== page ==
You already know that every investment carries a degree of risk. No matter how much research you do before investing your retirement dollars and how much you trust the company or advisor you’re using, it doesn’t mean you can’t become a victim of investment fraud. When it comes to protecting your retirement funds, though, you need to be extra vigilant against the following red flags:
Questionable Selling Tactics
A broker who works on commission doesn’t necessarily need to put the needs and wants of their clients first. Instead, the broker might encourage you to invest in an investment that pays more commission in an effort to make themselves richer at your expense.
Whether you’re a beginning investor or a more seasoned one, an unregistered investment isn’t where you want to put your retirement funds. The only exception to this is if you are already so rich that a loss from this type of investment wouldn’t make a difference to your bottom line. The primary reason for avoiding these types of investments is that they don’t have to comply with the regulations and laws that are designed to protect you.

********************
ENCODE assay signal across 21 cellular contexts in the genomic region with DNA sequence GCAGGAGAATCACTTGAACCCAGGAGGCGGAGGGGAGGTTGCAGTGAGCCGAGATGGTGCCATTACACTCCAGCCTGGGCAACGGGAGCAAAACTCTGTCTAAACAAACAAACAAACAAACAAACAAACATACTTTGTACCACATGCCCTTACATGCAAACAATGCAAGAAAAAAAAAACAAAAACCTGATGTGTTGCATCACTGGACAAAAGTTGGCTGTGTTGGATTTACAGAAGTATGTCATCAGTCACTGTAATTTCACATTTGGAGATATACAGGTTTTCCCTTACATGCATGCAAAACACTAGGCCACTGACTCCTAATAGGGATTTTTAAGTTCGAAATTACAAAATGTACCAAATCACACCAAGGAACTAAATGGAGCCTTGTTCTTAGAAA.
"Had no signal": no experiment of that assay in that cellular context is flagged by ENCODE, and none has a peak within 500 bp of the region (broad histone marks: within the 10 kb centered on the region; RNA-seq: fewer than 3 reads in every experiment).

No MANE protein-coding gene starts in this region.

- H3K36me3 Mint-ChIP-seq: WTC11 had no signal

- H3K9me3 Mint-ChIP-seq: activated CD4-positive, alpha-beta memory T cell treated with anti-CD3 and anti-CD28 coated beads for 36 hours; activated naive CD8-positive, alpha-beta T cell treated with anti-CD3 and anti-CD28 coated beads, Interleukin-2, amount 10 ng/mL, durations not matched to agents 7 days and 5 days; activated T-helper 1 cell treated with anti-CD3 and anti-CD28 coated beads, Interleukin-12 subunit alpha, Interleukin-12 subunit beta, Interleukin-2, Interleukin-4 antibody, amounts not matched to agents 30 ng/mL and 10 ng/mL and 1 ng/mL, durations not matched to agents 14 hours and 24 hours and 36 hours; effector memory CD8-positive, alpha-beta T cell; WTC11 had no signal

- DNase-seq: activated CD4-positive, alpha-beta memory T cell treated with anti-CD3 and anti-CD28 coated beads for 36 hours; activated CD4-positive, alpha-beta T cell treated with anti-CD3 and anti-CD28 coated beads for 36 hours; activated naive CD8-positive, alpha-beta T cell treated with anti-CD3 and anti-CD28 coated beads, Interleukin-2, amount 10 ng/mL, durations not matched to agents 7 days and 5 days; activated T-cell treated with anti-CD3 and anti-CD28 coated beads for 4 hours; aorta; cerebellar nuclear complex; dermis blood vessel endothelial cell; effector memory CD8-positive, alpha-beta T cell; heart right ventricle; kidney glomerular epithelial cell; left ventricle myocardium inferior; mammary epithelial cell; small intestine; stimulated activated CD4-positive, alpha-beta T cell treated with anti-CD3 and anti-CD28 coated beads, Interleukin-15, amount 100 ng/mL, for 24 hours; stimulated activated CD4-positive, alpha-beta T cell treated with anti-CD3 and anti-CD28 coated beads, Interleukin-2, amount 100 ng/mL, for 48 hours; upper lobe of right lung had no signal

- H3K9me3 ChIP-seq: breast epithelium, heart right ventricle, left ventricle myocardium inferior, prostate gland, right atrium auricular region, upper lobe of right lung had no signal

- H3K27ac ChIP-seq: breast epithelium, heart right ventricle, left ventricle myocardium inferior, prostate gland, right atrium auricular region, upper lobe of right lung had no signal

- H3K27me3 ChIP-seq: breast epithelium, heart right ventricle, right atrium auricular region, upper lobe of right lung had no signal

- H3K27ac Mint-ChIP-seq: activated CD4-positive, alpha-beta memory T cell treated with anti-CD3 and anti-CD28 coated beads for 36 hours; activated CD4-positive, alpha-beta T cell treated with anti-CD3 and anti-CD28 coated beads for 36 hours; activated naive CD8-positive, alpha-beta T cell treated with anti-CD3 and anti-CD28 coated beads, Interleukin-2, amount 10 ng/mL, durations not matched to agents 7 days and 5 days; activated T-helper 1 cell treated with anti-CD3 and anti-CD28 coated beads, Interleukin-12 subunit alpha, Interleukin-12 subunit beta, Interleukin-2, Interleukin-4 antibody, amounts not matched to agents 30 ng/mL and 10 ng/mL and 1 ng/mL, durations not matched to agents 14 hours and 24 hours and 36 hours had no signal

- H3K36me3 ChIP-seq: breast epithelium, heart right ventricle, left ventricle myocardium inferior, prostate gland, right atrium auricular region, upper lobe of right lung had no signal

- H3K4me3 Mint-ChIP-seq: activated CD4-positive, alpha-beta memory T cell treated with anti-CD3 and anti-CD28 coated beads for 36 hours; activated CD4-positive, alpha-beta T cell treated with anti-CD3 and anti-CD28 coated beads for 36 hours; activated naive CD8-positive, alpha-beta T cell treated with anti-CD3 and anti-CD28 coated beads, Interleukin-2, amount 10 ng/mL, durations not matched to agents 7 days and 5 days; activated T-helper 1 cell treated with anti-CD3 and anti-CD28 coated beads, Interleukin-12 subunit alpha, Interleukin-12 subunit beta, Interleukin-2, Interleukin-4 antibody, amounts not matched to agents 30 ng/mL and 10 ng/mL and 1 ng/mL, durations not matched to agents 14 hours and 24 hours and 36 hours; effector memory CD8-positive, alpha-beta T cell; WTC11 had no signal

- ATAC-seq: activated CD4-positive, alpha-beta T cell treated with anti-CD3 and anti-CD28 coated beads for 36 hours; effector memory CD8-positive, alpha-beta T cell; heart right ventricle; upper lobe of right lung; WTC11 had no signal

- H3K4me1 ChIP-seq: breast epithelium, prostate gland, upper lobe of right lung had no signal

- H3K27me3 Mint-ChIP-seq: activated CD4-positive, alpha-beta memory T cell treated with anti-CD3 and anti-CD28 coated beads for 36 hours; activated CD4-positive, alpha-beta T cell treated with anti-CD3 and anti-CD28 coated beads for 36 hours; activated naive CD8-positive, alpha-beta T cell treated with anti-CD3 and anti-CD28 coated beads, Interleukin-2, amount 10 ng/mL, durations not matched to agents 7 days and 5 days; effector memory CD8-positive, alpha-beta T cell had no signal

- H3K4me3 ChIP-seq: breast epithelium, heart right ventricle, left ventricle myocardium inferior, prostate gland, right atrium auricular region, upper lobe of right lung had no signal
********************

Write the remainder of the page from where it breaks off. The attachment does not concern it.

Borrowing Money to Invest
An investment salesperson should always establish both your level of experience in regards to investing and your tolerance for risk. A recommendation for suitable investments would logically follow this information. Under no circumstances should you be encouraged to borrow money, such as from your retirement account — or anywhere else for that matter — in order to invest.
Inability to Cash Out
Being able to turn your investment into cash in hand is known as its liquidity. In order to better manage your retirement, you need to have investments with various degrees of liquidity. You can easily turn your investment in stocks and bonds into cash, for example.
In other cases, you might be constrained by specific liquidity limitations or you might have fixed-term securities that mature only at a specific date. If you aren’t able to easily get your investment money, the investment could be fraudulent. Be concerned if your investment advisor suggests that you use your anticipated payments to reinvest in another option that promises higher returns though.
Investment fraud is more common than you might think. The above signs are only a few indications that your retirement investments could be at risk.